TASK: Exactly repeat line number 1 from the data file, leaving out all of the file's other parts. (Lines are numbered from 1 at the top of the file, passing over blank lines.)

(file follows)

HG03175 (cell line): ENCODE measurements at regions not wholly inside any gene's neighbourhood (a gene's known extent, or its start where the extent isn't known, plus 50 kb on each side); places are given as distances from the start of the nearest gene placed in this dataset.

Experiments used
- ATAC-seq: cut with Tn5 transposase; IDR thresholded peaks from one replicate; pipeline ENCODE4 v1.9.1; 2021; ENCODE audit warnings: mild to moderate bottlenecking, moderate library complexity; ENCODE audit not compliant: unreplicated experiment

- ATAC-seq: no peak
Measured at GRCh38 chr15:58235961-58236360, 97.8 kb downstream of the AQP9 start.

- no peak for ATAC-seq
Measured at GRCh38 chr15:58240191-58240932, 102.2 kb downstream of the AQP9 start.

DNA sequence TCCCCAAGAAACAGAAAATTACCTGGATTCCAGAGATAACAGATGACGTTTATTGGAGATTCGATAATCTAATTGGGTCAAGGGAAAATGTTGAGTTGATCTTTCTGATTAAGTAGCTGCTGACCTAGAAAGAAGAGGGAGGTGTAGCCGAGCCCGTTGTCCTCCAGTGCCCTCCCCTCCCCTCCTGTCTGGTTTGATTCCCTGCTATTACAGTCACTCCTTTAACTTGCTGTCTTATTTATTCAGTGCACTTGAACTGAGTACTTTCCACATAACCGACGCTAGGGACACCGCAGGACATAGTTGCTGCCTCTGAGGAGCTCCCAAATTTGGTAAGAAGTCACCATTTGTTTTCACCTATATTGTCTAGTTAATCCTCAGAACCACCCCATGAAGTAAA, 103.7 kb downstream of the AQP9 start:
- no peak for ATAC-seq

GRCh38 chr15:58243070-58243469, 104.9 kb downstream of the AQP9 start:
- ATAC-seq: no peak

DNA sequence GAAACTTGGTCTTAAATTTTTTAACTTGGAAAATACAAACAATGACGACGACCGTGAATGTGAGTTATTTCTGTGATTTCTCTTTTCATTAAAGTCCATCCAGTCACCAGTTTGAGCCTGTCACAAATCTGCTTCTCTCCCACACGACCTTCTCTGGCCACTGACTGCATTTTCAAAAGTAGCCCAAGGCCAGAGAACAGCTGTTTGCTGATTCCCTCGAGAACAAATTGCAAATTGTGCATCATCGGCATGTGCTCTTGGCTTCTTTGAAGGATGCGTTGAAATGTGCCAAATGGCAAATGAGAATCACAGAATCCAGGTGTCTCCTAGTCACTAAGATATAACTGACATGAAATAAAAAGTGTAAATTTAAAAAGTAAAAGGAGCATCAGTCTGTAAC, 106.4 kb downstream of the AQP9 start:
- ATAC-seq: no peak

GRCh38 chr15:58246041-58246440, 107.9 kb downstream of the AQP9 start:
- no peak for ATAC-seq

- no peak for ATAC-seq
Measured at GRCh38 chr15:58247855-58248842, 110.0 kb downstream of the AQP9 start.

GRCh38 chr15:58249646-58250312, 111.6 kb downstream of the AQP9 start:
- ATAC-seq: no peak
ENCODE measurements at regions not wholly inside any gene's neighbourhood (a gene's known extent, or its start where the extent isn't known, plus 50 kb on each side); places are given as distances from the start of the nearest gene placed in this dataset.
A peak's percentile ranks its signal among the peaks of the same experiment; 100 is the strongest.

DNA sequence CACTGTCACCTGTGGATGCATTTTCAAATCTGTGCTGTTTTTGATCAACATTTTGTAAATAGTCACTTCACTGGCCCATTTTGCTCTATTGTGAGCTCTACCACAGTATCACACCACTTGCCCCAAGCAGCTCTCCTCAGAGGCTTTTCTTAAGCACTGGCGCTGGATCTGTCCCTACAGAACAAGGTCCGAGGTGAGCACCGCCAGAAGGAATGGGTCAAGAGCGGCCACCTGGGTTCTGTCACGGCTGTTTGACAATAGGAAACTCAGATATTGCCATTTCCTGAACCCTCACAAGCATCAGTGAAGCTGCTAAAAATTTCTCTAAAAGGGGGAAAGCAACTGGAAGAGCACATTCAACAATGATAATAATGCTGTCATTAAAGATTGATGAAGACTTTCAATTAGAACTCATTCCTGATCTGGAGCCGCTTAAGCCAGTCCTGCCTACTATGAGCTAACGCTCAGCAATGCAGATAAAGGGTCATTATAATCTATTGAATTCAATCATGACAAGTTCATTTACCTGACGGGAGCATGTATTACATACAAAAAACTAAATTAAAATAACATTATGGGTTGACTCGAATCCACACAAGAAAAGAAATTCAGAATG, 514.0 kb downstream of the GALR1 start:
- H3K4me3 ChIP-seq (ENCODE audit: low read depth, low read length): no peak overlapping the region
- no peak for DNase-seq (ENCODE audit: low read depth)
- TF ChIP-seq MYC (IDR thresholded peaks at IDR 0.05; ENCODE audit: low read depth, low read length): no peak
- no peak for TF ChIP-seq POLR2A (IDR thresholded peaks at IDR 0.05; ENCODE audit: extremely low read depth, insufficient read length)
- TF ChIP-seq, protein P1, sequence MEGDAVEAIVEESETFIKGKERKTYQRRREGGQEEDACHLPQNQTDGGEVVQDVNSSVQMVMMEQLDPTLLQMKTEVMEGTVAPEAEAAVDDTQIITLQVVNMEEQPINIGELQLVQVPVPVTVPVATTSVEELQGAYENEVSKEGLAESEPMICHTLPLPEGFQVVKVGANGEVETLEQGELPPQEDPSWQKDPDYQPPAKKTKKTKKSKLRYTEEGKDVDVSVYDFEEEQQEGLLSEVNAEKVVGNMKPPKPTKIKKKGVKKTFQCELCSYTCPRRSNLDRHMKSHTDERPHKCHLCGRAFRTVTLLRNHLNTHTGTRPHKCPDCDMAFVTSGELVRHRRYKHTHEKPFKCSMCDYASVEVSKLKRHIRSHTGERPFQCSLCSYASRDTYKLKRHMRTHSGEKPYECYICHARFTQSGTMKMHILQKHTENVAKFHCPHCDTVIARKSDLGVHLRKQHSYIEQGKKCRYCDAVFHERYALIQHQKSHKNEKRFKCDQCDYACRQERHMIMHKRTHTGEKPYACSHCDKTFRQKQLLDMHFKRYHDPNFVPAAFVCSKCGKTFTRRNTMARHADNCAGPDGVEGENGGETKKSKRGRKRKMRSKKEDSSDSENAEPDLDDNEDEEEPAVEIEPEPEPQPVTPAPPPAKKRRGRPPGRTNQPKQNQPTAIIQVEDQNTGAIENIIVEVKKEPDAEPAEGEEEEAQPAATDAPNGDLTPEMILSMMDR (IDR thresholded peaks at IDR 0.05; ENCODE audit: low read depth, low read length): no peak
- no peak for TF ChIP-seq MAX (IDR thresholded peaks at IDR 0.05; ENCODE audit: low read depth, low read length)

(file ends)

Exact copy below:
HG03175 (cell line): ENCODE measurements at regions not wholly inside any gene's neighbourhood (a gene's known extent, or its start where the extent isn't known, plus 50 kb on each side); places are given as distances from the start of the nearest gene placed in this dataset.